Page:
We are unaware of any current studies investigating resuscitation of term infants at risk for asphyxia with an intact umbilical cord. However, compared with early cord clamping, DCC has recently been shown to increase myelin content at 4 month of age in brain regions associated with motor, visual and sensory processing/function compared with early cord clamping, suggesting DCC may be a potential neuroprotective treatment.21 Studies using autologous umbilical cord blood (mononuclear cells) to treat hypoxic ischemic encephalopathy demonstrate reduced markers of brain damage, neuroinflammation and neural apoptosis.22 These autologous stem cells are neuroprotective if administered within 12 h after perinatal asphyxia, are well tolerated, and offer a feasible treatment for infants following hypoxic ischemic encephalopathy. Resuscitation with an intact umbilical cord should offer the infant their full allotment of red blood cells, blood volume and the whole array of stem cells available in cord blood. Obtaining cord gases should not preclude DCC. Reliable umbilical cord gases can be obtained from an intact cord, preventing the need to cut the cord to obtain cord blood gases.23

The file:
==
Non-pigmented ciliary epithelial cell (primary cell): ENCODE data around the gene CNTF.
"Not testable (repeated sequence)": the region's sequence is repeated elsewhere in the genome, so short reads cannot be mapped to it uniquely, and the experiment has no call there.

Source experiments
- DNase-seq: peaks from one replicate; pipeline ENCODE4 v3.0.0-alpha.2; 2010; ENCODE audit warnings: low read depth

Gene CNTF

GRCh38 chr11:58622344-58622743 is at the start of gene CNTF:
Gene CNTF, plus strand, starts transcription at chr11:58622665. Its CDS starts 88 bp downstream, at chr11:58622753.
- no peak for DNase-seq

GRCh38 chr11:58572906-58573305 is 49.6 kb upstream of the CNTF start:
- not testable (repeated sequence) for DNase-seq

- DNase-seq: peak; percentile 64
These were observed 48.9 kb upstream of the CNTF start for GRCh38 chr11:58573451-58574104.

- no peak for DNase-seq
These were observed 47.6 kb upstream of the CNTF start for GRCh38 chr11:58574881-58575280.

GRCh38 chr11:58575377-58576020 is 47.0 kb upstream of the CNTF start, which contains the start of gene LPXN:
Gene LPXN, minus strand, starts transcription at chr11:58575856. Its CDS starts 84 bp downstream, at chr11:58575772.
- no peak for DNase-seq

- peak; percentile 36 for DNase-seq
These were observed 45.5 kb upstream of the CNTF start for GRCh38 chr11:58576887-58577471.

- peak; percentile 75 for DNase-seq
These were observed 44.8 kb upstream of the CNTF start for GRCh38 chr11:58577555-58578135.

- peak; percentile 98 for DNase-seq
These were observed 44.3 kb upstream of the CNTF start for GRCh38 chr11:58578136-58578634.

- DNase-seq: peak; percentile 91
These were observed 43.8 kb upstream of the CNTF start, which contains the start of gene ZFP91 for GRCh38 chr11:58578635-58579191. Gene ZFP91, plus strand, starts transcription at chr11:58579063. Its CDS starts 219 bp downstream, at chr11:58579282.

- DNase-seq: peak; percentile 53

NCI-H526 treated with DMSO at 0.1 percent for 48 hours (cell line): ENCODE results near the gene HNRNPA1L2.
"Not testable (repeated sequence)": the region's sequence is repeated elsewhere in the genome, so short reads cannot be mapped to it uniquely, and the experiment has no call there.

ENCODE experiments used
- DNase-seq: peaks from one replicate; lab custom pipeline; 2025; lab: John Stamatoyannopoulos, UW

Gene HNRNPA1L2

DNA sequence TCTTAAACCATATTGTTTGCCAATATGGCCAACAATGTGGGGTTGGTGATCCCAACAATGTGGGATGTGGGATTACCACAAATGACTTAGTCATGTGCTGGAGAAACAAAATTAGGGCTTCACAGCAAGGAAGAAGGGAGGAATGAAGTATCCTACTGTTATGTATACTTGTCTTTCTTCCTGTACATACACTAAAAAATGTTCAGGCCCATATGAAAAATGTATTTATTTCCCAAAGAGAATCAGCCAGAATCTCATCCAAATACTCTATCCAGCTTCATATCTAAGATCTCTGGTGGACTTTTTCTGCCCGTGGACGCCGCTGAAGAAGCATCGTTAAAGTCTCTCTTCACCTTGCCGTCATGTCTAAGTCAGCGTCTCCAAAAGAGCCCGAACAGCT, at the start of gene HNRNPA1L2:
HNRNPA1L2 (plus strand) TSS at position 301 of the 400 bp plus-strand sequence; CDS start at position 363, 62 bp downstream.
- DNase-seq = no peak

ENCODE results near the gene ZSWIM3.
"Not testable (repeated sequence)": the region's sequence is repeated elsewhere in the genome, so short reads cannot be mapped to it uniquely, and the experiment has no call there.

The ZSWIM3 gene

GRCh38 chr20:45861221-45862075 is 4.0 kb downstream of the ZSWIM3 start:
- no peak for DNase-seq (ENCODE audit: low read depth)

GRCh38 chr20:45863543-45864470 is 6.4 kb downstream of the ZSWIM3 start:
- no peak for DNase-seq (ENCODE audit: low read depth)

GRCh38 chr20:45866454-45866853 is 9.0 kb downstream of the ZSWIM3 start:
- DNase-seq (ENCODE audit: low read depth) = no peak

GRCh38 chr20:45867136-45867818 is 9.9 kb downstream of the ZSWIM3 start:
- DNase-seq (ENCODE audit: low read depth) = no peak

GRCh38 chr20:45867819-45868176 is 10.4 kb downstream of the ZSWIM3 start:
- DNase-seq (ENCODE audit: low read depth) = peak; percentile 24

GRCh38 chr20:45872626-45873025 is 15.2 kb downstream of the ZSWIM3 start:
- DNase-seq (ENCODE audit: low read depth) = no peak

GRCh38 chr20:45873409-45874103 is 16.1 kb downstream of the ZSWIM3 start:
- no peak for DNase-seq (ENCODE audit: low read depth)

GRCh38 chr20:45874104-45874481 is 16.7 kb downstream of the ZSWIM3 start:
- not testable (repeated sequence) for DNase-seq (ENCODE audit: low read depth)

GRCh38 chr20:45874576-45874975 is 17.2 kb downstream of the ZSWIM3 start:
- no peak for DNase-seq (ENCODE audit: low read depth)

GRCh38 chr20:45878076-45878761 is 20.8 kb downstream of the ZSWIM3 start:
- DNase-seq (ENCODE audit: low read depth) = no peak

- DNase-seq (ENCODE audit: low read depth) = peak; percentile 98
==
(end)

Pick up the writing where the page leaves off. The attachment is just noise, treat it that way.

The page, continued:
Effects of gravity: positioning of the infant in relation to placenta